Is a three-day ‘Train the trainer’ course enough to help these simulation programs to grow?
Have you ever been involved in a ‘Train the trainer’ course with amazing co-faculties and spent 3 great days with a motivated group that took the maximum from the experience? I have, many times: in my institution, with EuSim group, for businesses and on my own now. That is a delightful experience as a trainer and these moments make you feel a part of the simulation community, you play your role !
But, there is a but !!
At the same time, I had always felt frustrated not to participate more in the local simulation implementation process of these amazing teams. Here is my point: giving them the concepts, the anecdotes, the feedback during this short amount of time is always great, but it feels not enough, not sufficient to help these simulation programs to grow.
We sometimes hear from former learners that are now leaders in their institutions, but we cannot be active and helpful in that way.
My experience made me consider that the one-shot event is just a tiny part of the cake. You can teach, you can inspire the new generation of simulationists in those three days, but the enthusiasm stage is so short that you have got no leverage on the implementation phase of the simulation program. Another point is that future trainers will not be “safely” competent for their future learners with this one-shot experience.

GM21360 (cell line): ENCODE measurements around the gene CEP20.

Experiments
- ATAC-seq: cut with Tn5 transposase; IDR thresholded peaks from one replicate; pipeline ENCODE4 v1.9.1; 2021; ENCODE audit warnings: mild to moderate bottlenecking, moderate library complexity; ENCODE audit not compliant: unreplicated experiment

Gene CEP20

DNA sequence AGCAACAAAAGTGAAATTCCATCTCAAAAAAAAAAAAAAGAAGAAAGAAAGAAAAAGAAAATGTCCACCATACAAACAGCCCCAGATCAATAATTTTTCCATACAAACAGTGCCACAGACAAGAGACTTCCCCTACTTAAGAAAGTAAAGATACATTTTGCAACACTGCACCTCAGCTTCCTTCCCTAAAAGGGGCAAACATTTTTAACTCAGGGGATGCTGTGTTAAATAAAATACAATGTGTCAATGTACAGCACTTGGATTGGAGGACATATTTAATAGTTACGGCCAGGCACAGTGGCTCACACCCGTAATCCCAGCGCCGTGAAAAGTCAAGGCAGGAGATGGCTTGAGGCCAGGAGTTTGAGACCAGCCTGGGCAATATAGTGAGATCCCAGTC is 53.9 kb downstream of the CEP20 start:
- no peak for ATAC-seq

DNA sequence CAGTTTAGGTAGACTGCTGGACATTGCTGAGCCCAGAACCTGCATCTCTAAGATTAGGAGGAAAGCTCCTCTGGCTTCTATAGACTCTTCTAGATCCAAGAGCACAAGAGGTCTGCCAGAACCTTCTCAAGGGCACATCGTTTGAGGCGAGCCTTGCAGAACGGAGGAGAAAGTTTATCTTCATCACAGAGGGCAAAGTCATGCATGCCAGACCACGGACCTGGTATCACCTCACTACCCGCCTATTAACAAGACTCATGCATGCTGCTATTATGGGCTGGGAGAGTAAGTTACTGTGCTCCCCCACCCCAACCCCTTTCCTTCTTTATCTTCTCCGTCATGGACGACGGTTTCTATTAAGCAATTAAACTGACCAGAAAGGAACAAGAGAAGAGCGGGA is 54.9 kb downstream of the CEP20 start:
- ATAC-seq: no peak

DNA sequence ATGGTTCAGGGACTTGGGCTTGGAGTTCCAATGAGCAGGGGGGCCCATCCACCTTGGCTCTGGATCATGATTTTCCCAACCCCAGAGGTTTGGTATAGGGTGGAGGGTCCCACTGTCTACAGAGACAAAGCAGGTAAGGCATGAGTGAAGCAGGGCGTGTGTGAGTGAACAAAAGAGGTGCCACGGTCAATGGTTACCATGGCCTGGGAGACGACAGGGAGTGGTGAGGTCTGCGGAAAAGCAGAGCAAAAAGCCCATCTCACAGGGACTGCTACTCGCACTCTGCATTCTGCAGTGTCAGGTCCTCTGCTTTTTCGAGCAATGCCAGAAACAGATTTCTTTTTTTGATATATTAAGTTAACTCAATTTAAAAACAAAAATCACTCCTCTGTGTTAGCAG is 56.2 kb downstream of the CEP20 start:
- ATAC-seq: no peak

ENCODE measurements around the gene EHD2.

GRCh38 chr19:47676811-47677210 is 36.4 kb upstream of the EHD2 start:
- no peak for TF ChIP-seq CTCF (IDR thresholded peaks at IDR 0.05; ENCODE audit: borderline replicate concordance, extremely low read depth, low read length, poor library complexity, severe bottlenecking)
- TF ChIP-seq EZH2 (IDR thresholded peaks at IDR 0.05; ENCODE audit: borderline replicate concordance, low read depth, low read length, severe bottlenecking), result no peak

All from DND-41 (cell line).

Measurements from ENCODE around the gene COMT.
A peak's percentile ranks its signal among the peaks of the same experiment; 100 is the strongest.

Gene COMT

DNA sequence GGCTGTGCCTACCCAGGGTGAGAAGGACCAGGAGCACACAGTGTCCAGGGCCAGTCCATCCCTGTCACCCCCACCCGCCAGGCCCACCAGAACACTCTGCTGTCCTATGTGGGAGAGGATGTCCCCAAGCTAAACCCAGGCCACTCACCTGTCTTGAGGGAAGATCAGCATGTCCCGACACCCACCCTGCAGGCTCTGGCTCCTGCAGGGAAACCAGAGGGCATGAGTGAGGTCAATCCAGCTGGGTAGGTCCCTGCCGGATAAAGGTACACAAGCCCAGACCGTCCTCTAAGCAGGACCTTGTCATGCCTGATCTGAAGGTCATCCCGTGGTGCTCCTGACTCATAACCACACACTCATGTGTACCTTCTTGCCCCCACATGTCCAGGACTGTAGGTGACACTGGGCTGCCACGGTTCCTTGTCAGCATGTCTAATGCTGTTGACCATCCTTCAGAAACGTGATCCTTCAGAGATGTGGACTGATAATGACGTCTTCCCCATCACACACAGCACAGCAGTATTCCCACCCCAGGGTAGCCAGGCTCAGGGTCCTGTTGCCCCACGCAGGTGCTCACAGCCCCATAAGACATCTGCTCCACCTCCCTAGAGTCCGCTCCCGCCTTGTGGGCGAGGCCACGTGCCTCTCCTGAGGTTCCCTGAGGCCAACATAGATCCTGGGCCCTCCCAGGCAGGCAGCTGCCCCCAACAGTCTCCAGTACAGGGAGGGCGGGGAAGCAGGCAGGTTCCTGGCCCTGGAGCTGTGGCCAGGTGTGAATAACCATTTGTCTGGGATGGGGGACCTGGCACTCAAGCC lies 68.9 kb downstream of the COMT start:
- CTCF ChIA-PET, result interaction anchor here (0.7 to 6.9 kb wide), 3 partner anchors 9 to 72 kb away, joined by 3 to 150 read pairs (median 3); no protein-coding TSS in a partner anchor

All these future leaders in the simulation field need to be coached into the next step of their simulation experience. Sharing their curriculum, designing their center, writing scenarios, developing their faculties, etc… these are many tools that you cannot give in three days.
If we just think a moment about basic adult learning principles and deliberate practice (because they will become trainers of these topics!!!), how can you apply the mentorship in the long run, the repetition of the trainer skill, and the feedback with a one-shot course?
We have to discuss that for all our programs, online or face-to-face, beginner or advanced, private or public because the community of simulationists needs to be taught to be sustainable in the long term.
From “never the first time on a patient” to “never the first time on a learner” we need to bridge the gap and consider coaching (individual and teams) as a tool to achieve this goal.